In the Heartland, a Vote for Separation of Church and State

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From the Associated Press:

BOISE, Idaho — City voters have rejected a proposal to return a Ten Commandments monument to a public park in a referendum on religious displays on public property.

With 99% of precincts counted, the vote was 37,568 to 33,747, about 53% to 47% against moving the monument back to city property.

Boise’s debate began in March 2004 after Mayor Dave Bieter and the City Council agreed to move a 40-year-old granite monument inscribed with the Ten Commandments from Julia Davis Park to an Episcopal church across the street from the Statehouse.

Was the vote a bellwether for Midwestern social values? Maybe, maybe not. For what’s it’s worth, the AP notes that Boise had removed the statue to avoid a lawsuit brought by Rev. Fred Phelps of Kansas, who sought to erect an anti-gay monument in the same park. So maybe people were expressing sympathy for gays. Either way, Boise is busting out.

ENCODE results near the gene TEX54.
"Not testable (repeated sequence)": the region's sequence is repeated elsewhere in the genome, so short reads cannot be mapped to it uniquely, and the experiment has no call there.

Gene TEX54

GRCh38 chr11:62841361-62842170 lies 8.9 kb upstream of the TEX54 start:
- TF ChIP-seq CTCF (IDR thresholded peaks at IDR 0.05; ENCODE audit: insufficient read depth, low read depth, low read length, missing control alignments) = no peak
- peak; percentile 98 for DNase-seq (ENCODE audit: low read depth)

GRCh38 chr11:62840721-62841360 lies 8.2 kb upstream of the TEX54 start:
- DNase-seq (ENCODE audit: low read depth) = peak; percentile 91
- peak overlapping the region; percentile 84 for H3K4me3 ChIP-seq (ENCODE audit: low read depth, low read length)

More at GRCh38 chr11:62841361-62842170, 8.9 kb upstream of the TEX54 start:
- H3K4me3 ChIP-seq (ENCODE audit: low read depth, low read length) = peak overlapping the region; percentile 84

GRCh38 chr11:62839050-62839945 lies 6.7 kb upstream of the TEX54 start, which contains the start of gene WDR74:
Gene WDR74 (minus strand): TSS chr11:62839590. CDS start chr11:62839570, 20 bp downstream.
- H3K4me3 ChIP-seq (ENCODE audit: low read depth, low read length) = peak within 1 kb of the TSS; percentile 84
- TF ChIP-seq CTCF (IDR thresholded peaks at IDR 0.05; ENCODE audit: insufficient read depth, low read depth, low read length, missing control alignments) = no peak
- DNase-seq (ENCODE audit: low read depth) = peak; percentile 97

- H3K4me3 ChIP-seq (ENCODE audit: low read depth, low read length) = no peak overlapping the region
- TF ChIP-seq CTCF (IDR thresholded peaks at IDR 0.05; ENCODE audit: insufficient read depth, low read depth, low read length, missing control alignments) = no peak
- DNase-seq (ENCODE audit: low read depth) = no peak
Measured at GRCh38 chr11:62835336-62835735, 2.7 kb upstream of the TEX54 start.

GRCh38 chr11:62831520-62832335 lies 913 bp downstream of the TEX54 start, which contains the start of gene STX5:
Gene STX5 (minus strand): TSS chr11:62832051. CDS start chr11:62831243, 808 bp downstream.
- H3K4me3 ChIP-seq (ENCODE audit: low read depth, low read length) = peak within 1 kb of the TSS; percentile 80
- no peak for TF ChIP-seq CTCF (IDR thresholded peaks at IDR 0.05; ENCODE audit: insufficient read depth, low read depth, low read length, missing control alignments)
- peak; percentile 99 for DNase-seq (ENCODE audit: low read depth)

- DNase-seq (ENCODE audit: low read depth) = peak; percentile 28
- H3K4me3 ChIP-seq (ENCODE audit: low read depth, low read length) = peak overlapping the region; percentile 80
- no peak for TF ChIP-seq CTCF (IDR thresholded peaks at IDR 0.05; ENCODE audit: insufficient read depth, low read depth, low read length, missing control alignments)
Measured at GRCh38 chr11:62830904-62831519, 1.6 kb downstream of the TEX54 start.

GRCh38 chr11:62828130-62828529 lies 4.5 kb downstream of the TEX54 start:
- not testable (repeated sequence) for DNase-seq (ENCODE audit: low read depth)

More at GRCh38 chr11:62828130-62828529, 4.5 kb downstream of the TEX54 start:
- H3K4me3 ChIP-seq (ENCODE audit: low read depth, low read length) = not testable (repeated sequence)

HERE ARE THE FACTS:

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As we wrote over the summer, traffic has been down at Mother Jones and a lot of sites with many people thinking news is less important now that Donald Trump is no longer president. But if you're reading this, you're not one of those people, and we're hoping we can rally support from folks like you who really get why our reporting matters right now. And that's how it's always worked: For 45 years now, a relatively small group of readers (compared to everyone we reach) who pitch in from time to time has allowed Mother Jones to do the type of journalism the moment demands and keep it free for everyone else.

Please pitch in with a donation during our fall fundraising drive if you can. We can't afford to come up short, and there's still a long way to go by November 5.

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